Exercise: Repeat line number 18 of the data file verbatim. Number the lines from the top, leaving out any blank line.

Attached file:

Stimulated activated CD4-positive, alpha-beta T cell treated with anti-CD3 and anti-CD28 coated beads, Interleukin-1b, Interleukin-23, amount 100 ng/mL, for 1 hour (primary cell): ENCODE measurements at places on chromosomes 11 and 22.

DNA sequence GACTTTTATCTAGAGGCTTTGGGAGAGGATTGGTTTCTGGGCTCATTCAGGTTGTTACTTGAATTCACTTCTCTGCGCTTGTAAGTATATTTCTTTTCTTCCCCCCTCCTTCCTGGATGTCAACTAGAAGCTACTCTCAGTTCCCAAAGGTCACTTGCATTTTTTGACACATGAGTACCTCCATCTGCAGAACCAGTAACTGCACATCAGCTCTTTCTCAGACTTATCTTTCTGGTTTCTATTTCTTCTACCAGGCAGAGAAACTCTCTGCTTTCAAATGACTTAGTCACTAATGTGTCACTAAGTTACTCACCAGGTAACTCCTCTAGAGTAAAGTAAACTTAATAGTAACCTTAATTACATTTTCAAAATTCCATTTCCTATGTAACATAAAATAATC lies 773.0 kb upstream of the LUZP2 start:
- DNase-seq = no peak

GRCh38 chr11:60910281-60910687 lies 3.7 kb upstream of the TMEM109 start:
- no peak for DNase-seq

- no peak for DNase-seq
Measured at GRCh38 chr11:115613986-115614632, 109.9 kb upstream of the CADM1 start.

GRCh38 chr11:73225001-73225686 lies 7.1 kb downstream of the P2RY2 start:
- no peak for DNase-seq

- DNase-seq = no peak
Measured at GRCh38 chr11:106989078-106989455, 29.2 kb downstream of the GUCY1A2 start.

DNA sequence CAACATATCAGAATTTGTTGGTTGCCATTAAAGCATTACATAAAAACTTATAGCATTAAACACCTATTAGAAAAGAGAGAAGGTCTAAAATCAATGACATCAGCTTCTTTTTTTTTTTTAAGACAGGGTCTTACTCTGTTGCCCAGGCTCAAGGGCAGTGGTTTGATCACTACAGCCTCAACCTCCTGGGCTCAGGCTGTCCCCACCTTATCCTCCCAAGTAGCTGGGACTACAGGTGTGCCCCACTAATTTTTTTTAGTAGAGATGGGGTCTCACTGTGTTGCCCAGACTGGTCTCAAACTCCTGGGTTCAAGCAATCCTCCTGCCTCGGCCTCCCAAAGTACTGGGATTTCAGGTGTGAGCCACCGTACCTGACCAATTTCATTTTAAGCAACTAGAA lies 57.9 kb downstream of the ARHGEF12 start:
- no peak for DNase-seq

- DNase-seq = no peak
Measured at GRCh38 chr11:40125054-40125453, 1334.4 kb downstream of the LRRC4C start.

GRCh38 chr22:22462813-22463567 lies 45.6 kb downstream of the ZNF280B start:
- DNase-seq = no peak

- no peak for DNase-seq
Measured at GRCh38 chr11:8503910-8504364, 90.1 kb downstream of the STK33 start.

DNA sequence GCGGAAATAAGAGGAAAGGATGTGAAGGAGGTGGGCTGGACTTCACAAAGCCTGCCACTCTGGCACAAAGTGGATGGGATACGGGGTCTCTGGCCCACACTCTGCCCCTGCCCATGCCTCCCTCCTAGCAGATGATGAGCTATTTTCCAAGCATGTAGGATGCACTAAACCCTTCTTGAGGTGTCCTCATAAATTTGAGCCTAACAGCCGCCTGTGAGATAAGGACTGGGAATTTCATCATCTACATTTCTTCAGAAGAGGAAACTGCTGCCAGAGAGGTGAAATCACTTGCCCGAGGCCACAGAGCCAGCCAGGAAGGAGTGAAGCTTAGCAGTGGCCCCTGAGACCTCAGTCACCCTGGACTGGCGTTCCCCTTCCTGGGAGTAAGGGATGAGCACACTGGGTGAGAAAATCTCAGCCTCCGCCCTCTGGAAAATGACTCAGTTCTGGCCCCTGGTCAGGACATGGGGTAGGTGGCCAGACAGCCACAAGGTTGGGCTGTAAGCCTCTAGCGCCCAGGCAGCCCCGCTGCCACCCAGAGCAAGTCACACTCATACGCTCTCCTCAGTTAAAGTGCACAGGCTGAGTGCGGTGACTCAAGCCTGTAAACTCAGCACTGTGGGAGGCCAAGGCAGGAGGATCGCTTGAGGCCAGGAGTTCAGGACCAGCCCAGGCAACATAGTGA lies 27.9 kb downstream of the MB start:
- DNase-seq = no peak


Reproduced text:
- no peak for DNase-seq